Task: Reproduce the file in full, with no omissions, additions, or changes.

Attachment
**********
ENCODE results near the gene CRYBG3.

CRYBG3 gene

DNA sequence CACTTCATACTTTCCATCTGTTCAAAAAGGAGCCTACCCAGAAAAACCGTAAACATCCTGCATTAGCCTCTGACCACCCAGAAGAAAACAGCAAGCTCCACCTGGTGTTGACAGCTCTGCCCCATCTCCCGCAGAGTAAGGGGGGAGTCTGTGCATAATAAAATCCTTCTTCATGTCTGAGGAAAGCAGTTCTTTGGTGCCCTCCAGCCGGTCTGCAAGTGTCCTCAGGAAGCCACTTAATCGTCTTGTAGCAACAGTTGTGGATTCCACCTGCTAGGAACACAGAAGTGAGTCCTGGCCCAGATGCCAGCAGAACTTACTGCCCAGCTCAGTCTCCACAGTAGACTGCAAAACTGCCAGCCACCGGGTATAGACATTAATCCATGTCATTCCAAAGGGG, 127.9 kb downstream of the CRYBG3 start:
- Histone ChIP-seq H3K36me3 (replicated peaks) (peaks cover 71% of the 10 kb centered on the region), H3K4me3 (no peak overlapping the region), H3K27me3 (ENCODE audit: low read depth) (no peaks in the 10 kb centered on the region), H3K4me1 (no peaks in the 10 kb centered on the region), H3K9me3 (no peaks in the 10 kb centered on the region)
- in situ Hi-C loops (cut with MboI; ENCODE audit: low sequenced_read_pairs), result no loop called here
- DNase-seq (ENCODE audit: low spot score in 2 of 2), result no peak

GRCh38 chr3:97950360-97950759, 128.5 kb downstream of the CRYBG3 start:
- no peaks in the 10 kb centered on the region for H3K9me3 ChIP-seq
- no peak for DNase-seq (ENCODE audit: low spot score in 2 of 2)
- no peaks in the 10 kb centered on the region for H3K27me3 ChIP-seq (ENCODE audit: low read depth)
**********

ENCODE results near the gene CRYBG3.

CRYBG3 gene

DNA sequence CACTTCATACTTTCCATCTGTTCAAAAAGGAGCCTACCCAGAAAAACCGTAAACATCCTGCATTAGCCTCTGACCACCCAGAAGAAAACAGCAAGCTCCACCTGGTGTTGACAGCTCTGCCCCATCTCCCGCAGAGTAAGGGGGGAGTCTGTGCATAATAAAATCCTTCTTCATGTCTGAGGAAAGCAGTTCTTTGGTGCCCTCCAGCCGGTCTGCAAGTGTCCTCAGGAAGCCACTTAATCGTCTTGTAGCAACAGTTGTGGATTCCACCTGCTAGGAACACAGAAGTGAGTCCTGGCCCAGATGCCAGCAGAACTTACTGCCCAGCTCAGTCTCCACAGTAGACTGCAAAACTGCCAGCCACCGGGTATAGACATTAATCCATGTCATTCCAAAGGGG, 127.9 kb downstream of the CRYBG3 start:
- Histone ChIP-seq H3K36me3 (replicated peaks) (peaks cover 71% of the 10 kb centered on the region), H3K4me3 (no peak overlapping the region), H3K27me3 (ENCODE audit: low read depth) (no peaks in the 10 kb centered on the region), H3K4me1 (no peaks in the 10 kb centered on the region), H3K9me3 (no peaks in the 10 kb centered on the region)
- in situ Hi-C loops (cut with MboI; ENCODE audit: low sequenced_read_pairs), result no loop called here
- DNase-seq (ENCODE audit: low spot score in 2 of 2), result no peak

GRCh38 chr3:97950360-97950759, 128.5 kb downstream of the CRYBG3 start:
- no peaks in the 10 kb centered on the region for H3K9me3 ChIP-seq
- no peak for DNase-seq (ENCODE audit: low spot score in 2 of 2)
- no peaks in the 10 kb centered on the region for H3K27me3 ChIP-seq (ENCODE audit: low read depth)